IAS Distinguished Lecture

New Human Proteins Reveal a New Layer of Biology with Broad Therapeutic Potential


Spearheaded by a consortium led by the IAS HKUST-Scripps R&D Laboratory and the Division of Life Science at HKUST, a massive RNA deep sequencing effort revealed a large array of previously unknown alternatively spliced human enzymes known as aminoacyl tRNA synthetases (AARSs). Through alternative splicing, the entire ensemble of 37 cytoplasmic and mitochondrial AARSs undergoes metamorphosis into over 300 new sequences and structures. Strikingly, most of these new proteins ablate the respective catalytic sites, and are inactive in protein synthesis. Instead, the new proteins are active in cellular pathways outside of protein synthesis, and are expressed differentially in specific cell types and stages of organismal development. Applications for therapeutic intervention directed at cancers, inflammatory, hematological, neurological, and other diseases appear possible, and have been demonstrated in animals. Human clinical trials have recently been initiated. The full ramifications of the new biology engendered by these proteins will unfold in many laboratories over many years, and will continue to be led by efforts at HKUST.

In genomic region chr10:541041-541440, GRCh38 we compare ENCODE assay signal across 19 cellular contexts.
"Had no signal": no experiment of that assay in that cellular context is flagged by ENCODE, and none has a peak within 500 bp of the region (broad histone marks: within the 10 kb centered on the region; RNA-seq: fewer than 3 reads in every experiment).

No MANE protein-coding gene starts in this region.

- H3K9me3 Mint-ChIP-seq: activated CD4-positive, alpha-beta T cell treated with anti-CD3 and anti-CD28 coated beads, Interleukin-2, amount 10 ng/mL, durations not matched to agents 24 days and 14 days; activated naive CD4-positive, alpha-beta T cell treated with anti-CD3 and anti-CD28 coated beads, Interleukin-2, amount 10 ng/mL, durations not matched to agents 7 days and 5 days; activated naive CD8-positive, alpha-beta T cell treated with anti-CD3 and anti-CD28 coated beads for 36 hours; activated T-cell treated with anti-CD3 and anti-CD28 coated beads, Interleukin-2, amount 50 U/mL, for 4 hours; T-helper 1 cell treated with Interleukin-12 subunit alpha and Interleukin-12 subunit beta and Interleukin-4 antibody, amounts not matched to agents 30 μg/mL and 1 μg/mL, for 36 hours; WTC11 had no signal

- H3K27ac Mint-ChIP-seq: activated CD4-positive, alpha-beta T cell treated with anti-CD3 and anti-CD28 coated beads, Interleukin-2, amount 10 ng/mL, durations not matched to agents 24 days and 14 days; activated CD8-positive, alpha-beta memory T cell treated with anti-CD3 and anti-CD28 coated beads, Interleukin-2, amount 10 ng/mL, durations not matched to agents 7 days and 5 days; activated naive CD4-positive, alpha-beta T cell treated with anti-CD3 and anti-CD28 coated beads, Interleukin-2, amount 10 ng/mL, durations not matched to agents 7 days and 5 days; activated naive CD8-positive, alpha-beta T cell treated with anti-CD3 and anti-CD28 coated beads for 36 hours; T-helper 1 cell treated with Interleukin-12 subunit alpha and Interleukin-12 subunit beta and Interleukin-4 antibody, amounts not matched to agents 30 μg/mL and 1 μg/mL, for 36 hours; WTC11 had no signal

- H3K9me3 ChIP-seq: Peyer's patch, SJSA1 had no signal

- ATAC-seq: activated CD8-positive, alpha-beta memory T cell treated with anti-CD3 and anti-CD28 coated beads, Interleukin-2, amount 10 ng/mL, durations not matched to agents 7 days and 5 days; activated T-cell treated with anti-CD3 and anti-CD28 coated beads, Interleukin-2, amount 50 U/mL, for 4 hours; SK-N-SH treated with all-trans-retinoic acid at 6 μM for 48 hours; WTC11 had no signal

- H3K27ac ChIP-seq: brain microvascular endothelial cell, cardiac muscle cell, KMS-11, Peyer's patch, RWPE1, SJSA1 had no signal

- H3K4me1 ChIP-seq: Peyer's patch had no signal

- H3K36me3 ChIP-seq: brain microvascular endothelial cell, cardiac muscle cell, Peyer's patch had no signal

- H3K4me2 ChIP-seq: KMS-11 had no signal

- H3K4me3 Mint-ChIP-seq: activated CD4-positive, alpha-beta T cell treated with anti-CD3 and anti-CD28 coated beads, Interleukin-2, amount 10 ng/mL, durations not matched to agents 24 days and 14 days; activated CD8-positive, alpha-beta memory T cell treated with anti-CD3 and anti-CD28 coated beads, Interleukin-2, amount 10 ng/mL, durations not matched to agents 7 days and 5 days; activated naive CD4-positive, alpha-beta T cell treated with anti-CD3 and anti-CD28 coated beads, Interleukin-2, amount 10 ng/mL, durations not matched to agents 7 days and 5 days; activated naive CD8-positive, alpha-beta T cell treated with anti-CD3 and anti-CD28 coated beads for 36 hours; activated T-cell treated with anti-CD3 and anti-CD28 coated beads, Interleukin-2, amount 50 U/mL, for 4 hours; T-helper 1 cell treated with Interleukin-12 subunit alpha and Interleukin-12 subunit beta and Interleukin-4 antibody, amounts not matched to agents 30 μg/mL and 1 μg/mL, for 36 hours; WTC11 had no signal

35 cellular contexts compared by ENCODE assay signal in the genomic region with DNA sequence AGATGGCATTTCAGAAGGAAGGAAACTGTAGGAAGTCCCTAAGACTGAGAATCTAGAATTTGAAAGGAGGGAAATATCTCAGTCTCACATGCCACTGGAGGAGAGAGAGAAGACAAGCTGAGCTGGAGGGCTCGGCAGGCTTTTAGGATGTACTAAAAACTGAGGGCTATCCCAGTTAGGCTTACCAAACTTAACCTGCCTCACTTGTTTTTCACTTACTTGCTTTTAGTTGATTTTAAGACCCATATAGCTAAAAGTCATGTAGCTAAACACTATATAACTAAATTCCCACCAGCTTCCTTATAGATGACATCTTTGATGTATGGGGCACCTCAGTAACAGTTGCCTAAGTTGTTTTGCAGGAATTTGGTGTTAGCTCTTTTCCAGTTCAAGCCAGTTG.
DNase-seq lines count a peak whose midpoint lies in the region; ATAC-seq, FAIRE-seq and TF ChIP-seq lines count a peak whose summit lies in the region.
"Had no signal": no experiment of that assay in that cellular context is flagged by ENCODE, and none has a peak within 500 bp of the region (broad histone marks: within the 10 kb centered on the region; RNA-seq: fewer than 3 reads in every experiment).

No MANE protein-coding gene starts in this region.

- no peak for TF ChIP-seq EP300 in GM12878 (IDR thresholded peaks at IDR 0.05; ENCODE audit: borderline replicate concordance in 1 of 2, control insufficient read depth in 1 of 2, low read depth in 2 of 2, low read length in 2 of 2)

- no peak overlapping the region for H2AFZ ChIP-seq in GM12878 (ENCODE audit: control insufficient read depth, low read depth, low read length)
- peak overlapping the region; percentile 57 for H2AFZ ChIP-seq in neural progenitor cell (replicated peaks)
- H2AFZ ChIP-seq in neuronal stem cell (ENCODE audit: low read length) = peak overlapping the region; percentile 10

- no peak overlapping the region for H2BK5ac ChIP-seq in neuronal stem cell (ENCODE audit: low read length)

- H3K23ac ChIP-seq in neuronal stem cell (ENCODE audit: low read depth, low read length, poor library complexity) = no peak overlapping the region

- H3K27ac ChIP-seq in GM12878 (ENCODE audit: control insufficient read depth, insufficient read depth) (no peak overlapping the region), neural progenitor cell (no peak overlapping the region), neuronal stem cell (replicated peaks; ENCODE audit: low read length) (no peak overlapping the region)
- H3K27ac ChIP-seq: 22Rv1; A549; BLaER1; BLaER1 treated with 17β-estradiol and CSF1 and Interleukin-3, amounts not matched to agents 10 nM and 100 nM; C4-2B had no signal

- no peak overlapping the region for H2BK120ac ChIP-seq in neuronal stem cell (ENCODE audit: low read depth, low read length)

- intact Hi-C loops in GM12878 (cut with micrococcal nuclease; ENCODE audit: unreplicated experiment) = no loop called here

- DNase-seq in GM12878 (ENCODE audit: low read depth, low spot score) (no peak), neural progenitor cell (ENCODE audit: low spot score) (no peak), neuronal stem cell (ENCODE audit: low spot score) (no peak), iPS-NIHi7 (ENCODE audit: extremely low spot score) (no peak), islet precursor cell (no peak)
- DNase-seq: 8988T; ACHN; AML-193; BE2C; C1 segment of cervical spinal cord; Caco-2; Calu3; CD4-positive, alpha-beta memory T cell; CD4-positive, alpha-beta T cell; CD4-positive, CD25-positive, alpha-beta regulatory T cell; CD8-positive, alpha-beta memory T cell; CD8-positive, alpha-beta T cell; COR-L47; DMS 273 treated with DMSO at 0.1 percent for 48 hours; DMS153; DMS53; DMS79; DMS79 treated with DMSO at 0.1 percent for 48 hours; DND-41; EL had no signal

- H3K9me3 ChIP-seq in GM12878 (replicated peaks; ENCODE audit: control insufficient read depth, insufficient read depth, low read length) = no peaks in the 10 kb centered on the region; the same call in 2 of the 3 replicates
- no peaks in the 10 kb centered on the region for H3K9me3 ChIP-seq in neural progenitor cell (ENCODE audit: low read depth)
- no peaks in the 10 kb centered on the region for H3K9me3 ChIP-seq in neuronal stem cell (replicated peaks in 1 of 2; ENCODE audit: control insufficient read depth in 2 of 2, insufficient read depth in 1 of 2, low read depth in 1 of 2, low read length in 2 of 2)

About the speaker

Prof. Paul Schimmel received his PhD in Biophysical Chemistry from Massachusetts Institute of Technology in 1966. Before he joined the Scripps Research Institute in 1997, he was a Professor of Biochemistry and Biophysics in the Department of Biology at MIT. His major research activities have concentrated on the decoding of genetic information, with emphasis on the rules of the universal genetic code which are established through aminoacylation reactions catalyzed by a group of enzymes known as aminoacyl tRNA synthetases. The latter are believed by many to be among the first enzymes to arise on this planet in the early stages of the evolution of life.

Having a longstanding interest in the applications of basic biomedical research to human health, Prof. Schimmel is a Member of the US Academy of Sciences, the American Academy of Arts and Sciences, the American Philosophical Society and the US Institute of Medicine. He holds several patents and is a cofounder or founding director of twelve biotechnology companies, of which six are publicly traded. These companies are developing new therapies for human diseases and disorders, one of which, Pangu, is a joint venture with HKUST.


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